Christian Scott

An Extremely Basic Guide to Writing PDFs by Hand

March 09, 2019

The goal of this post is to teach you how to write a very basic PDF containing some shapes and some text. The goal is not to teach you how PDFs work in any level of detail - I’m certainly not the person to be teaching you that & it’s been done well by people before me.

If you want to actually learn how to write PDFs I recommend the following resources:

  • Leon Atherton’s ”Make your own PDF file” series. A practical guide to creating PDFs, although it does lack a lot of detail.
  • Brendan Zagaeski’s ”Hand-coded PDF tutorial”. This is a great intro to some of the specifics of PDFs, but is a bit heavy on the details if you just want to get your hands dirty.
  • Last but not least, the PDF spec is a surprisingly readable document despite being over 700 pages long. It’s obviously very thorough, but I found ctrl+F’ing around & using the table of contents made finding relevant information very easy. If you want to do more than just basic shapes and text, this is actually a great next step.

I’ll be teaching you how to build a PDF containing text, rectangles and circles. Like I said, very rudimentary. NOTE: all code samples are written in Typescript.

Here are some important details that I should find a better place for:

  • Coordinates start at the lower left hand corner and go to the top right hand corner. This is in contrast with most coordinate systems that I’m familiar with which start from the top left hand corner.

  • The “language” used to define PDFs is an ancestor of postscript. If you’re not familiar with postscript, it’s relatively unique in that function invocations happen after listing arguments — that is, it is a postfix language. Invoking a function in a typical programming language happens the opposite way around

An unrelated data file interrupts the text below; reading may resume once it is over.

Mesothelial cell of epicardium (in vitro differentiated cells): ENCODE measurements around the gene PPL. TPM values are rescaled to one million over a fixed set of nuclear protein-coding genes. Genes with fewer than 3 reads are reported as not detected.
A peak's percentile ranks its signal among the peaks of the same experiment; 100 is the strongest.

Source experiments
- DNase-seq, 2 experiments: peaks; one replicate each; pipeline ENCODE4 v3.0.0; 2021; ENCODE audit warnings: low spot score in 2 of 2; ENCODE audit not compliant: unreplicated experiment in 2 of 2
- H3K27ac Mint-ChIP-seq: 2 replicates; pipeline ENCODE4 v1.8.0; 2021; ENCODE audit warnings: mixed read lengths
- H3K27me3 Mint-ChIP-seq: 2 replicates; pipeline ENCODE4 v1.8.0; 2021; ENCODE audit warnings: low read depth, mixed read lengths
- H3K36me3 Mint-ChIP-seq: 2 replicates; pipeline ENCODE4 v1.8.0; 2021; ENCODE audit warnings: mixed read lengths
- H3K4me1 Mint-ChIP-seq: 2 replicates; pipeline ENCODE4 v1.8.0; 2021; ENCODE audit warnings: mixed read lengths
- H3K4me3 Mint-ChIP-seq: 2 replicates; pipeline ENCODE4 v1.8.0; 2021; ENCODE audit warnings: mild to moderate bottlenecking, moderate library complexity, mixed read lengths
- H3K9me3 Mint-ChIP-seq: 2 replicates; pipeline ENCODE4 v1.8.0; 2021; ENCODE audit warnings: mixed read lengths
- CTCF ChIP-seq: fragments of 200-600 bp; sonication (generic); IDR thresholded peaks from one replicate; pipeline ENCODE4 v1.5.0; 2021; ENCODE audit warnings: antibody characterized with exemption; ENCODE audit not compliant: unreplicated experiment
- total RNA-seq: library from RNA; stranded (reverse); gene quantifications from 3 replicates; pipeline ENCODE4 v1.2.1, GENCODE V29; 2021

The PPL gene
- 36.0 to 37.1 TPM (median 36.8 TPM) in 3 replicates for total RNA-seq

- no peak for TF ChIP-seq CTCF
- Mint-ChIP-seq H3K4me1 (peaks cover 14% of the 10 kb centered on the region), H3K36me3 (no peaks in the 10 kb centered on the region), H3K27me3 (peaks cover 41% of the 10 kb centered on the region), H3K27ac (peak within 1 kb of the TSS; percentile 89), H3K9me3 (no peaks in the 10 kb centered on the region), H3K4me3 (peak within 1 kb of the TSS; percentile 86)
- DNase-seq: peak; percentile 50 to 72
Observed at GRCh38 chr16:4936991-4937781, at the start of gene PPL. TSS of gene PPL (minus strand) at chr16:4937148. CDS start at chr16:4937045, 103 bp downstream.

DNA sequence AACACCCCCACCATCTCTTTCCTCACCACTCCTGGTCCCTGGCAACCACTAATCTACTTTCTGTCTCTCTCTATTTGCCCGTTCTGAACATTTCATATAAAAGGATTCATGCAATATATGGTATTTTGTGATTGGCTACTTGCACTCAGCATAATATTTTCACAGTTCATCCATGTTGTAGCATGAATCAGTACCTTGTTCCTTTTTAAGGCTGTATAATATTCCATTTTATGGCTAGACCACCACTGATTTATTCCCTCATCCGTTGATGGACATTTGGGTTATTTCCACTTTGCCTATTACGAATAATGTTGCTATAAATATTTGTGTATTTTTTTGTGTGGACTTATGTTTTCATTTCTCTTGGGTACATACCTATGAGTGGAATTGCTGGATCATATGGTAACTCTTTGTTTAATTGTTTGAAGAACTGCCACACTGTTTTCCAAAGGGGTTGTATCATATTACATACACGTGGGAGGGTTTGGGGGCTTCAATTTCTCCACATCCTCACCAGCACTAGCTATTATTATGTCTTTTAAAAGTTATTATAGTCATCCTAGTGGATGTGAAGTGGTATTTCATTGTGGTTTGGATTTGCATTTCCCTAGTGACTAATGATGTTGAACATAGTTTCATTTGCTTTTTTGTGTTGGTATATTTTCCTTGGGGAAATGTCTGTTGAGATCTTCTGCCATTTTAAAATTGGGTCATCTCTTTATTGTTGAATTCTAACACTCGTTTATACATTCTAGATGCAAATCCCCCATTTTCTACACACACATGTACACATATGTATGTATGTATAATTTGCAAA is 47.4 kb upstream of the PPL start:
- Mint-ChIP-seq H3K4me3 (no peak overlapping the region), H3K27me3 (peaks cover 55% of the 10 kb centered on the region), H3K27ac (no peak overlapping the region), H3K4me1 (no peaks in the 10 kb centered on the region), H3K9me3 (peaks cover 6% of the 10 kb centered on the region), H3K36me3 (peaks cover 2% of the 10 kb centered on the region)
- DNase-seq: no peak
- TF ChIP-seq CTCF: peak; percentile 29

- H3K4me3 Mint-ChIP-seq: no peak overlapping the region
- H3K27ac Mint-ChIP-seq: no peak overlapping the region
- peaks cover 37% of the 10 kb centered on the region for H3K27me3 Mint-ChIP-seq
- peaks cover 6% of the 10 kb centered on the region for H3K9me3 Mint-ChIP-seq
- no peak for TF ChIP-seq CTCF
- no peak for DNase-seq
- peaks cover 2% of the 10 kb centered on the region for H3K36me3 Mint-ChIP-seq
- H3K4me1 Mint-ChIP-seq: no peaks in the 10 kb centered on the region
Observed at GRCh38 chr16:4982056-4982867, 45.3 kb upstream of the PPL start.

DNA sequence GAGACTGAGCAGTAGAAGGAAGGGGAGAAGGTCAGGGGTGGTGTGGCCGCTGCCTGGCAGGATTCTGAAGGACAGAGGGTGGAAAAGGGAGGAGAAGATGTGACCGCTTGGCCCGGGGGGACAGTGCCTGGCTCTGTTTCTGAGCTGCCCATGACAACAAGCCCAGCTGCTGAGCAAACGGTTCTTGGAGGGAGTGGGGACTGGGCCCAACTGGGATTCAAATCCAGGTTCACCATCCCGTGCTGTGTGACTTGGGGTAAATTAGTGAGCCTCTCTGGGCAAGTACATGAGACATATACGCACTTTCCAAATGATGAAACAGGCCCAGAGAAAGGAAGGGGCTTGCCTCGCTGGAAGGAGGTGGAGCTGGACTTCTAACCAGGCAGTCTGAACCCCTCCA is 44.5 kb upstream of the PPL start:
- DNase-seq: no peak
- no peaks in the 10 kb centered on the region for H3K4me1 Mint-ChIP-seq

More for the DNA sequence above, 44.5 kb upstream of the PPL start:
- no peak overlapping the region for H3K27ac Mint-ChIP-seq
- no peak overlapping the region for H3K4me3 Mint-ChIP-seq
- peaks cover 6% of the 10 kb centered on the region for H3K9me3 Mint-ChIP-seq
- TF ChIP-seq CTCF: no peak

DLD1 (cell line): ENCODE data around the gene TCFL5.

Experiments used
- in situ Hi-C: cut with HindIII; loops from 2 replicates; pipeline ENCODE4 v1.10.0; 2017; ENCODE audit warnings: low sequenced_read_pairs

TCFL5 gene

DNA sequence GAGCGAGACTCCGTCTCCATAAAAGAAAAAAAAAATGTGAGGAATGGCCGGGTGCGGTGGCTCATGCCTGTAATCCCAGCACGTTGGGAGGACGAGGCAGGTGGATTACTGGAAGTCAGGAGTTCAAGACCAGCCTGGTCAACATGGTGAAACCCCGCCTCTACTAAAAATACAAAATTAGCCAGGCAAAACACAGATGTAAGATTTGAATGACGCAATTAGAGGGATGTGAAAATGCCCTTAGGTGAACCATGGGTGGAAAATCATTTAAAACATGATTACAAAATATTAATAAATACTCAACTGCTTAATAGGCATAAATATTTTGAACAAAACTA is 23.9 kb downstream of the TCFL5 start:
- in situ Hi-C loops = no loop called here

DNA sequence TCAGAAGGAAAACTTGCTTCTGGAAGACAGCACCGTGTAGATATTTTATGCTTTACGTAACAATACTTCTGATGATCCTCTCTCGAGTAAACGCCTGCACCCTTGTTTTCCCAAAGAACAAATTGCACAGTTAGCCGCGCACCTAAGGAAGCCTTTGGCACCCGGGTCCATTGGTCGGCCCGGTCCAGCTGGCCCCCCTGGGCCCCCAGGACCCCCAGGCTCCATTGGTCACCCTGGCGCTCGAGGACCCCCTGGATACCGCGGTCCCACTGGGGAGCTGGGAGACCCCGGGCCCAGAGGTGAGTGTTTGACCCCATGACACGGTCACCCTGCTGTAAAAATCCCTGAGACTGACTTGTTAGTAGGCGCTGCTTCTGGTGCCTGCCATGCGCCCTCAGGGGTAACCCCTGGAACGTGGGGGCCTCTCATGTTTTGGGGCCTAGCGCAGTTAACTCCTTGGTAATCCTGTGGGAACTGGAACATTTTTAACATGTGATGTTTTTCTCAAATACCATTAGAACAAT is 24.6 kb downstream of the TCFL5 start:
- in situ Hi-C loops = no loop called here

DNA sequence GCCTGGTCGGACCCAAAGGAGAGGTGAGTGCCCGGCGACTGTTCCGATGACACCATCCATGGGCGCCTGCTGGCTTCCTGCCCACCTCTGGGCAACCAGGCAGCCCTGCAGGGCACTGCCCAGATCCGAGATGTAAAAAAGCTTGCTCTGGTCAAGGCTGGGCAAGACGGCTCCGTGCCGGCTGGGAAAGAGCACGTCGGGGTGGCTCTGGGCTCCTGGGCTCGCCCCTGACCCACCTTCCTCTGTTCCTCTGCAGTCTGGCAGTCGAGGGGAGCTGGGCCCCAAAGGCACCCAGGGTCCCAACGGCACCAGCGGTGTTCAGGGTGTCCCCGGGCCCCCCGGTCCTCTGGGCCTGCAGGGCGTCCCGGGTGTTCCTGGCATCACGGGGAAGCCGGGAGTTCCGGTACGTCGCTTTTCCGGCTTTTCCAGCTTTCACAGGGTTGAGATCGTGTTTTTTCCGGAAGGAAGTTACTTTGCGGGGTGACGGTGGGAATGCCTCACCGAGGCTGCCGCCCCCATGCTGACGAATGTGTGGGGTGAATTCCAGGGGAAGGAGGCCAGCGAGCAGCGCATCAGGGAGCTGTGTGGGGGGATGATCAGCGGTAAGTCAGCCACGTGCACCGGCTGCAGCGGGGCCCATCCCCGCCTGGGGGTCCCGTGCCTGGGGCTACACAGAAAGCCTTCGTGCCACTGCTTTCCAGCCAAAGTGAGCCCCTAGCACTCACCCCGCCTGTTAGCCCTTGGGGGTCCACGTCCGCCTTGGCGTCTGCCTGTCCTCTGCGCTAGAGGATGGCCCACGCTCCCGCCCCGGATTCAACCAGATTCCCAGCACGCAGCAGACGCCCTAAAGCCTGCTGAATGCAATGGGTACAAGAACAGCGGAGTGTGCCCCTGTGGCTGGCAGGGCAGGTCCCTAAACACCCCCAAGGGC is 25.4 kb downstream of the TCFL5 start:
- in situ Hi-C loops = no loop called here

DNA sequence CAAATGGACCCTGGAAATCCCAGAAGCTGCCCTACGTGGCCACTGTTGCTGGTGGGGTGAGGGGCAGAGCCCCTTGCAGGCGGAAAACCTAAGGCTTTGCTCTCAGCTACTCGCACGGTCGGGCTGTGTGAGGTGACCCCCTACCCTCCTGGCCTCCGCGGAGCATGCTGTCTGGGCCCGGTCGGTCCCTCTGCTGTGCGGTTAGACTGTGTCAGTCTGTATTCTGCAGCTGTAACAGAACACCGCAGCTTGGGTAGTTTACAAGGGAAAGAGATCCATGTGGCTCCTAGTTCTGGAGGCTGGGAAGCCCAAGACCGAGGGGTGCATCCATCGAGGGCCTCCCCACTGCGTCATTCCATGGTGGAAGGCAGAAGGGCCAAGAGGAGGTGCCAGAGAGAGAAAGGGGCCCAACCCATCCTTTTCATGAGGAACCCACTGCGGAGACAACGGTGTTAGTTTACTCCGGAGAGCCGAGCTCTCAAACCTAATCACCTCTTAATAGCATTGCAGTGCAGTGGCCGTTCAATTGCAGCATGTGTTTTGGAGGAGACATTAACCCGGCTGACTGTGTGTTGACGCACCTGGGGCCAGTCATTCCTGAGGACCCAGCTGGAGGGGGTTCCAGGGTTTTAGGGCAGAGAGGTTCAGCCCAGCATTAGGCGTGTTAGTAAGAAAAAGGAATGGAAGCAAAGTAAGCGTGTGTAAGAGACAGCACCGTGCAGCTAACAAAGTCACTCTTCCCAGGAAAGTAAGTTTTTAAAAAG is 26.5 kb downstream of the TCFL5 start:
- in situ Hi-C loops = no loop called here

func(arg1, arg2)

    A postfix language

    arg1 arg2 func

    These languages are typically stack based. When you pass arguments, what you’re really doing is pushing them onto a stack. Function invocations then pop a certain number of values off the stack & then do their work with those values. It’s really easy to write your own interpreter for a postfix, stack-based language!

    See stack-oriented programming and reverse polish notation.


Below is the template that we’ll be using. For now, you’re safe to ignore everything bar the {{WHATEVER}} bits - these are placeholders for the stuff that you’ll be writing


1 0 obj
    << /Type /Catalog
        /Pages 2 0 R

2 0 obj
    << /Type /Pages
       /Kids [3 0 R]
       /Count 1
       /MediaBox [0 0 {{PAGE_WIDTH}} {{PAGE_HEIGHT}}]

3 0 obj
    <<  /Type /Page
        /Parent 2 0 R
        << /Font
            << /F1
                << /Type /Font
                   /Subtype /Type1
                   /BaseFont /ArialMT
        /Contents [ {{OBJECT_REFERENCES}} ]


0000000000 65535 f
    << /Root 1 0 R
       /Size {{NUM_OBJECTS}}

{{PAGE_WIDTH}} and {{PAGE_HEIGHT}} are the width and height of your document in points (pt). You can convert from px to pt with this helper

function pxToPt(px: number): number {
    return (px * 72) / 96

{{OBJECT_DEFINITIONS}} are all of the objects (text and shapes) that you want to define. These look like this

4 0 obj